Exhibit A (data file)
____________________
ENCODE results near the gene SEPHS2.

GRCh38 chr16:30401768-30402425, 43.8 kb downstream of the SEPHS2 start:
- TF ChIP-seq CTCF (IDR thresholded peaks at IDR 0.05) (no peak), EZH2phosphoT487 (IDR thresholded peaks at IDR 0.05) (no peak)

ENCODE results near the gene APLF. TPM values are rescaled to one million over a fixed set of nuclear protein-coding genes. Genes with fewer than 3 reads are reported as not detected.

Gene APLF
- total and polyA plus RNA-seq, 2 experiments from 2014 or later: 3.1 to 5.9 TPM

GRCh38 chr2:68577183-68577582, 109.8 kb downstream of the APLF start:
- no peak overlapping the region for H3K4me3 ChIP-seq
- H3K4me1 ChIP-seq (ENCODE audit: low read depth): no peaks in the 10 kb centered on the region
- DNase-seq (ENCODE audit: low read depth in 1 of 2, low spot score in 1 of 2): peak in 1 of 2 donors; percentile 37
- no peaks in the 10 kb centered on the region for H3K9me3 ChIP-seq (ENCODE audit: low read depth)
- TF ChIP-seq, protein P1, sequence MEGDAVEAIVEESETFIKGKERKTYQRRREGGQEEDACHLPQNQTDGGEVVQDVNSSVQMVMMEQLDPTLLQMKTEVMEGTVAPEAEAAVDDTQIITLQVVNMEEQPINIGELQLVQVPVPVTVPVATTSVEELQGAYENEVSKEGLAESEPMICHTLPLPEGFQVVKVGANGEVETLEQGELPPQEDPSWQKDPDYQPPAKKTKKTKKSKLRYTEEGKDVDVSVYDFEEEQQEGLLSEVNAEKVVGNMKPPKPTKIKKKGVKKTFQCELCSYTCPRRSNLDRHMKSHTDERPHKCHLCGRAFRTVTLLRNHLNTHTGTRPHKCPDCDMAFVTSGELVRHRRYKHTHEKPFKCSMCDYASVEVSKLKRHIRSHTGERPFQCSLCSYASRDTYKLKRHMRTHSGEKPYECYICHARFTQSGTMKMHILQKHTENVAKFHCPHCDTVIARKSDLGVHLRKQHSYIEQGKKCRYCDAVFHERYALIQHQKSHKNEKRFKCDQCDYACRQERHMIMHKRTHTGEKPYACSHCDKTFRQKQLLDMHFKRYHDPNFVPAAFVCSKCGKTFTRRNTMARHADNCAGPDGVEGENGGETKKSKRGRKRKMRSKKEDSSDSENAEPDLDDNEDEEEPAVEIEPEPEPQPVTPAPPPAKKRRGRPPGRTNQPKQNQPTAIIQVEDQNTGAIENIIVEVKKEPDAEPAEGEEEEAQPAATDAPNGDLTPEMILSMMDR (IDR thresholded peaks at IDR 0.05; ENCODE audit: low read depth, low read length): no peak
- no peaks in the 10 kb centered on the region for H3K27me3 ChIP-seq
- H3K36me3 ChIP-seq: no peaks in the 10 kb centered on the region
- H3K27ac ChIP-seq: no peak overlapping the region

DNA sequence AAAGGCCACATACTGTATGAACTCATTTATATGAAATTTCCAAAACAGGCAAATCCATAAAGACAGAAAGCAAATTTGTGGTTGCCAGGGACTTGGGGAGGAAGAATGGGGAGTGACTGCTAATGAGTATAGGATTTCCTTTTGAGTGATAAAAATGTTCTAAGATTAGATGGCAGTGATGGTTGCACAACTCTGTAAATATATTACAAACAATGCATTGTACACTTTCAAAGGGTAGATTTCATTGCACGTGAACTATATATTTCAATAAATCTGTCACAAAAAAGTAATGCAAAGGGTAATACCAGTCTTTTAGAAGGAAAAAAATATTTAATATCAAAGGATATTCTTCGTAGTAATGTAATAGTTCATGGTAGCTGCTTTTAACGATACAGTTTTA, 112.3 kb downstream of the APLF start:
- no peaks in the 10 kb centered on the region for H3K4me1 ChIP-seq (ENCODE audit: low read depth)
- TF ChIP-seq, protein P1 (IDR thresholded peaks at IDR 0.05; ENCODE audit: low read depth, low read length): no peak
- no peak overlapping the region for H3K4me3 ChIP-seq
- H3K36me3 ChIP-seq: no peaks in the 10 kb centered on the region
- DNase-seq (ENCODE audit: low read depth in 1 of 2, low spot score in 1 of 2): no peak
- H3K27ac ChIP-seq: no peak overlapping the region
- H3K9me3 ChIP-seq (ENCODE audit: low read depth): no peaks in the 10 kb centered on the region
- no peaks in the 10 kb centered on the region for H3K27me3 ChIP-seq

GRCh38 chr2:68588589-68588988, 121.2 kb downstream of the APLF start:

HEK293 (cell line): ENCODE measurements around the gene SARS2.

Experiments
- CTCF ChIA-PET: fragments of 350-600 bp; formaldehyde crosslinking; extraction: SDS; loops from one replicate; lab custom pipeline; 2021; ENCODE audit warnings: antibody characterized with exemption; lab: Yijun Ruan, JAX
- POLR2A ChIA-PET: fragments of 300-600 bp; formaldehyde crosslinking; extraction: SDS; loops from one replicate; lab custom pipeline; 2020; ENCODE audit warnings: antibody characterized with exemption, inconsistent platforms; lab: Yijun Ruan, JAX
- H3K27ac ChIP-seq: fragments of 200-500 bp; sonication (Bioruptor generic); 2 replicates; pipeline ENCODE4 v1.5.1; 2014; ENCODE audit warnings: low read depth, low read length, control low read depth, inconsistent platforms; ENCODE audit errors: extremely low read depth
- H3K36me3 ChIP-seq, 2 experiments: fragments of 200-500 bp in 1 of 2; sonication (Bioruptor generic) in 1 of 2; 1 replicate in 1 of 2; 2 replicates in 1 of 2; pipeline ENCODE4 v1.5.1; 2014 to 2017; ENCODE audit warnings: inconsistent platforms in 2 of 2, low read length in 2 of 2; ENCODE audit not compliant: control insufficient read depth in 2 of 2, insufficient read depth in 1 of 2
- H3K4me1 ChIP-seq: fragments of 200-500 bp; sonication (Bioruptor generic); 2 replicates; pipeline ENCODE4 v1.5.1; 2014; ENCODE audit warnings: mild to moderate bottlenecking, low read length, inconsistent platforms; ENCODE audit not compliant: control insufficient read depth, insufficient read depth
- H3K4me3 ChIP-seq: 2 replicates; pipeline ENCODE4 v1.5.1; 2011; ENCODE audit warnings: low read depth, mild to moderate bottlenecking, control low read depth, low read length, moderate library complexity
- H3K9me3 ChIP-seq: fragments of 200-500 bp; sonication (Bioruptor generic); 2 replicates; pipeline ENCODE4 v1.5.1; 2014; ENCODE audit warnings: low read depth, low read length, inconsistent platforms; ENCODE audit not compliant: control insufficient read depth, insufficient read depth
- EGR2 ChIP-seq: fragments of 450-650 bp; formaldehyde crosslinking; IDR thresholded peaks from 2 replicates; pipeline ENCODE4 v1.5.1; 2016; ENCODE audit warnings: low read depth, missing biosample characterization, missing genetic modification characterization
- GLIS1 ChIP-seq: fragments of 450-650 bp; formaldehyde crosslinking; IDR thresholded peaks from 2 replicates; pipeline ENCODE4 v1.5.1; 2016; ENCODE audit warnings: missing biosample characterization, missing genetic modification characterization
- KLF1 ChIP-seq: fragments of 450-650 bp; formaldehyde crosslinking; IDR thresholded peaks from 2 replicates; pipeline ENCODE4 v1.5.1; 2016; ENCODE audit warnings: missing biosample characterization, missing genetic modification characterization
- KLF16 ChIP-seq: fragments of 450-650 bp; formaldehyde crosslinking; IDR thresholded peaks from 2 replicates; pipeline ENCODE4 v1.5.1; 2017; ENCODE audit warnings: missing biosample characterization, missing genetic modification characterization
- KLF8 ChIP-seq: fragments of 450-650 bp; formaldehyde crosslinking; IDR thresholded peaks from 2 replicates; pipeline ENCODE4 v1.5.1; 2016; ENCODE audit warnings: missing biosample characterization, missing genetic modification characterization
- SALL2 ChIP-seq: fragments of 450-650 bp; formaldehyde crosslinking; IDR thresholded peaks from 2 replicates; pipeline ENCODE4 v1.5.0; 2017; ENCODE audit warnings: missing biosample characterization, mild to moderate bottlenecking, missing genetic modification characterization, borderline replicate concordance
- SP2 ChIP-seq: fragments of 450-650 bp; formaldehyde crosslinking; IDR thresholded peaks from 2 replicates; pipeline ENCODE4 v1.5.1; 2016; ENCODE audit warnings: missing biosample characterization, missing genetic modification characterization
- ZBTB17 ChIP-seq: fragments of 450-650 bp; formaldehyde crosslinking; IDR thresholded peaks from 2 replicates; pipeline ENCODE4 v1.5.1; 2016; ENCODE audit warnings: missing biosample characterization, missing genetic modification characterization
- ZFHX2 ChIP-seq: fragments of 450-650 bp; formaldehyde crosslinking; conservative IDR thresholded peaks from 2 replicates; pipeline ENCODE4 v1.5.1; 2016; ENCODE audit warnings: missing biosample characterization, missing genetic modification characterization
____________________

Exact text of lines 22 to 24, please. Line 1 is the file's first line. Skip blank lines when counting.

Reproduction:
- H3K27ac ChIP-seq: no peak overlapping the region
- H3K9me3 ChIP-seq (ENCODE audit: low read depth): no peaks in the 10 kb centered on the region
- no peaks in the 10 kb centered on the region for H3K27me3 ChIP-seq